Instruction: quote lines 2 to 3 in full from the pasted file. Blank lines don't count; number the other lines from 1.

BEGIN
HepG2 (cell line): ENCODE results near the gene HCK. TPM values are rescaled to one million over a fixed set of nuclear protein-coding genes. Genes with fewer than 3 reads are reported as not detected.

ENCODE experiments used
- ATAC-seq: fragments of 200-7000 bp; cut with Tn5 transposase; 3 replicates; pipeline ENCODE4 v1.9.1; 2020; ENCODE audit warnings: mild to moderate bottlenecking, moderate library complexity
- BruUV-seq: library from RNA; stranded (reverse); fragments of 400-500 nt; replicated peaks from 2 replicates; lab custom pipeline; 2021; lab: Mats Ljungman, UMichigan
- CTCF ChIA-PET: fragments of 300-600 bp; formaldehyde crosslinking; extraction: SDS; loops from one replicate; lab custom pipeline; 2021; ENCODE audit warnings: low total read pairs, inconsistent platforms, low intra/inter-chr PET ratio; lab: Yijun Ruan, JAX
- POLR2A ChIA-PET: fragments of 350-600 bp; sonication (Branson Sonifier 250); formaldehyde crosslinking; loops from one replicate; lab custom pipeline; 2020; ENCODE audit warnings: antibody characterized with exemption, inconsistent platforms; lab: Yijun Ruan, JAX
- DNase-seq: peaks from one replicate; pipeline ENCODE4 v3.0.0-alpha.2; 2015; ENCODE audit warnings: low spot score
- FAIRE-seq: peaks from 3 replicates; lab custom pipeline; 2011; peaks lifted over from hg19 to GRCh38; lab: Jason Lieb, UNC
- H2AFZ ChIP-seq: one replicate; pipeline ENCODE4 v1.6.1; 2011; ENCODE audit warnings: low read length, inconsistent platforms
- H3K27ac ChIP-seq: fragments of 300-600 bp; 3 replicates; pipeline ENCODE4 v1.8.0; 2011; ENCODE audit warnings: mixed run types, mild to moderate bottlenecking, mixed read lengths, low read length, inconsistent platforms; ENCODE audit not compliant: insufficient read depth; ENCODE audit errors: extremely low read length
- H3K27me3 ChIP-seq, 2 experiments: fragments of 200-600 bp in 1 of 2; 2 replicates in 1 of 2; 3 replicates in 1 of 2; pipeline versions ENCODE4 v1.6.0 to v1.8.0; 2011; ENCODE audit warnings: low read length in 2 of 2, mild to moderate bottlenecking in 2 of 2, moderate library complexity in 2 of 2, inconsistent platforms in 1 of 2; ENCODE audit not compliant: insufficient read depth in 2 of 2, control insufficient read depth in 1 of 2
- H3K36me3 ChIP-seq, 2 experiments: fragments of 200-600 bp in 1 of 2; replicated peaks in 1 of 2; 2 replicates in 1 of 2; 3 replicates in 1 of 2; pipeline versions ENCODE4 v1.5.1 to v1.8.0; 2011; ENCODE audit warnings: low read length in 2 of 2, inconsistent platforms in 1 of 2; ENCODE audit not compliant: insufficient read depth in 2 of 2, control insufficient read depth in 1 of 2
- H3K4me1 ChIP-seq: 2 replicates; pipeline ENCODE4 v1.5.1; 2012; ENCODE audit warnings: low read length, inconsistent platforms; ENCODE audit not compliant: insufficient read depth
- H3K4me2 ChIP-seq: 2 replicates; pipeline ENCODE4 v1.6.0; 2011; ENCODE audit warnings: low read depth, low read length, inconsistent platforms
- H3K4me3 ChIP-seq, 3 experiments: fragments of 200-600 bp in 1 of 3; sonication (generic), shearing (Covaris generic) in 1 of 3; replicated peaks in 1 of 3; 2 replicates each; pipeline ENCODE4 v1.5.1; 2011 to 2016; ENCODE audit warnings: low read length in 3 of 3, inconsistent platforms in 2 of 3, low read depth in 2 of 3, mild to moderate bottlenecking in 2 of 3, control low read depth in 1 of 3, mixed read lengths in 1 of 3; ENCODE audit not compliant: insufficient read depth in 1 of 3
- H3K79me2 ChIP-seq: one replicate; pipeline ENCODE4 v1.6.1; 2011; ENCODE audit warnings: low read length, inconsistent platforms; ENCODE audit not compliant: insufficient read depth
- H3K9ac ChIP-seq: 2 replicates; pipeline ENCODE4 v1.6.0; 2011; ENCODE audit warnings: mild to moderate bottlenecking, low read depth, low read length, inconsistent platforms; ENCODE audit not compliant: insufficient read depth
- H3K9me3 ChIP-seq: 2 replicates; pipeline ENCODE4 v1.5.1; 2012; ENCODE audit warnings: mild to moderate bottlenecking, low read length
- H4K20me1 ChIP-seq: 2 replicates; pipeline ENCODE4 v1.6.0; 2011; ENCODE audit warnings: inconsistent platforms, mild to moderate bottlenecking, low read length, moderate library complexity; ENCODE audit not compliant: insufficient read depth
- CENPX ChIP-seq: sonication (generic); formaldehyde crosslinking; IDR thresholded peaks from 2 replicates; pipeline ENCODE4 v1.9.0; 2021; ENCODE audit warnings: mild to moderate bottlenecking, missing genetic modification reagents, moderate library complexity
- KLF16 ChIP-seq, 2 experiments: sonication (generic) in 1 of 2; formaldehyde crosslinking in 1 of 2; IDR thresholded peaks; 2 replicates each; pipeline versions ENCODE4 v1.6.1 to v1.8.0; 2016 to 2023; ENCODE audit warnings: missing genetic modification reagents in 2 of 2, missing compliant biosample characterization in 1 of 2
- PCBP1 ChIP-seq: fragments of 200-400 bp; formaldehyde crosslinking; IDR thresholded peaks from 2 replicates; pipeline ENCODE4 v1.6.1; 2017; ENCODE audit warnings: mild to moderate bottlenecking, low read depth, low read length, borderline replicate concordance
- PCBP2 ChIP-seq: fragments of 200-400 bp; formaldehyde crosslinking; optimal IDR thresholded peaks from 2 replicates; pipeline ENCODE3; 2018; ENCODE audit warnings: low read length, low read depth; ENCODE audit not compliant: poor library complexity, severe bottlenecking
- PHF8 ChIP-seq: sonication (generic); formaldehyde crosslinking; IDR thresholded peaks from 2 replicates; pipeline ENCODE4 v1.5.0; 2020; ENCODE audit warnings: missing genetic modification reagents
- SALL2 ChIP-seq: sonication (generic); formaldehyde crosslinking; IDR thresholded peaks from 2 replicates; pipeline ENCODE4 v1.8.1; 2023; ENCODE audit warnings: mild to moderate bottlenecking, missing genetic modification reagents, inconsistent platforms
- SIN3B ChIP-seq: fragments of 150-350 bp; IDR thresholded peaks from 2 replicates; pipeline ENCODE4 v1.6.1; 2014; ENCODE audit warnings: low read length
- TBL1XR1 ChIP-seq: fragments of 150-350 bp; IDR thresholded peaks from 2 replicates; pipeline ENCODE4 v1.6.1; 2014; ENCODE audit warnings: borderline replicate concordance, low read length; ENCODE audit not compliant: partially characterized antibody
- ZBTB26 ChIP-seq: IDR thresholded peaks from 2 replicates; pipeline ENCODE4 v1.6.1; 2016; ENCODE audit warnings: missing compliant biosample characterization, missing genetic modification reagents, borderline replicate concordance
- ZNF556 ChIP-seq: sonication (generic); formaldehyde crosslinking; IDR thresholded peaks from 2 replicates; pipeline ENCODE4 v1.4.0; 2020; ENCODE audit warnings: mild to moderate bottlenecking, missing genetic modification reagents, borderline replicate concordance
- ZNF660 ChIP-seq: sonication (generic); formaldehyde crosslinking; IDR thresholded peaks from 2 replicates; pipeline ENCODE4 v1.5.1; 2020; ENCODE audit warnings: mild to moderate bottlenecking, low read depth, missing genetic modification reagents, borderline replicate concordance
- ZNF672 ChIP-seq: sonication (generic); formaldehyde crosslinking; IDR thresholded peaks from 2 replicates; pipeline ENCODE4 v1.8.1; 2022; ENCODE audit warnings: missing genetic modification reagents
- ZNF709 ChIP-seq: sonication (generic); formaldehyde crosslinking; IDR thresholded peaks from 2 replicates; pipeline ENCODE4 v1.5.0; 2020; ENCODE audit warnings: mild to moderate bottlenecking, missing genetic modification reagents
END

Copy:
ENCODE experiments used
- ATAC-seq: fragments of 200-7000 bp; cut with Tn5 transposase; 3 replicates; pipeline ENCODE4 v1.9.1; 2020; ENCODE audit warnings: mild to moderate bottlenecking, moderate library complexity